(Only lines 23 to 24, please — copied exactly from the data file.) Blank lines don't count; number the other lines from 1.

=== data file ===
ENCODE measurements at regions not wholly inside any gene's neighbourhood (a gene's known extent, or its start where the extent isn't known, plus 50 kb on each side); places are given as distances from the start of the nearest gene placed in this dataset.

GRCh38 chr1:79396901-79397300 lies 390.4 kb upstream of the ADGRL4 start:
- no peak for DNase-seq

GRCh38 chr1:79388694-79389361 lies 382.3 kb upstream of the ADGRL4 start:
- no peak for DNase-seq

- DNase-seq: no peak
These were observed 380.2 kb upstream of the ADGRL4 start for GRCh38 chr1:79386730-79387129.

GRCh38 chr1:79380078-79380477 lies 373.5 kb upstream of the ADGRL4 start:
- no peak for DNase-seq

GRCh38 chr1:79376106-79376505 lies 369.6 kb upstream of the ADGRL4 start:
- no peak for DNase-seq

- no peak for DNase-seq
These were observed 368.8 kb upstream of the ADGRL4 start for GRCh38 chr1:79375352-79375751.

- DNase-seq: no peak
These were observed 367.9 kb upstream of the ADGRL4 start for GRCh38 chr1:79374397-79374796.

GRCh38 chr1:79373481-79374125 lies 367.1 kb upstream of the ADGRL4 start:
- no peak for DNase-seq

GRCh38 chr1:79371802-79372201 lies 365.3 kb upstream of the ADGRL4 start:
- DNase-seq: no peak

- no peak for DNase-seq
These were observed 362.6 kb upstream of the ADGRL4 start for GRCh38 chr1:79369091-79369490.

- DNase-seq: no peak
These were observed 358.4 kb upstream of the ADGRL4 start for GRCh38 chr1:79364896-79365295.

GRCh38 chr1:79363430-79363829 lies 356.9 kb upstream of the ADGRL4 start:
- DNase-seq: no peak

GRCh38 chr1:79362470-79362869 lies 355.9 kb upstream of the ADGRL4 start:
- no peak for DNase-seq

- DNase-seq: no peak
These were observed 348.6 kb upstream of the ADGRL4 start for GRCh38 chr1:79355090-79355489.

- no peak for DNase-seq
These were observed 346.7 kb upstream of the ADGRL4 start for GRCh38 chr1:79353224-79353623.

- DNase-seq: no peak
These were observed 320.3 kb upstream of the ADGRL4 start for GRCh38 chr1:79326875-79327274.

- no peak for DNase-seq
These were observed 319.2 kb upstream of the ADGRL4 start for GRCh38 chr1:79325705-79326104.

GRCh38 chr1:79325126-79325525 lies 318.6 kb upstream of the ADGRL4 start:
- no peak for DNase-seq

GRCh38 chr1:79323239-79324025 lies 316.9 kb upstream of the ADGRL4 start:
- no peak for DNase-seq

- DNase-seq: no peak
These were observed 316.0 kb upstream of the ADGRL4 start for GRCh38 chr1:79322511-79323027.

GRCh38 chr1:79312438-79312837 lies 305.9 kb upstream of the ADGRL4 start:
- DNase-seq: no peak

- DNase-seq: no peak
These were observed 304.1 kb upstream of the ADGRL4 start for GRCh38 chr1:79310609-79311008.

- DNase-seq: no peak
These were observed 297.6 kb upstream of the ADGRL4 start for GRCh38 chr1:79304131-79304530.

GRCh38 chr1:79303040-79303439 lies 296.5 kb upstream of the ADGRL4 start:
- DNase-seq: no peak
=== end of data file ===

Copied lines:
These were observed 358.4 kb upstream of the ADGRL4 start for GRCh38 chr1:79364896-79365295.

GRCh38 chr1:79363430-79363829 lies 356.9 kb upstream of the ADGRL4 start: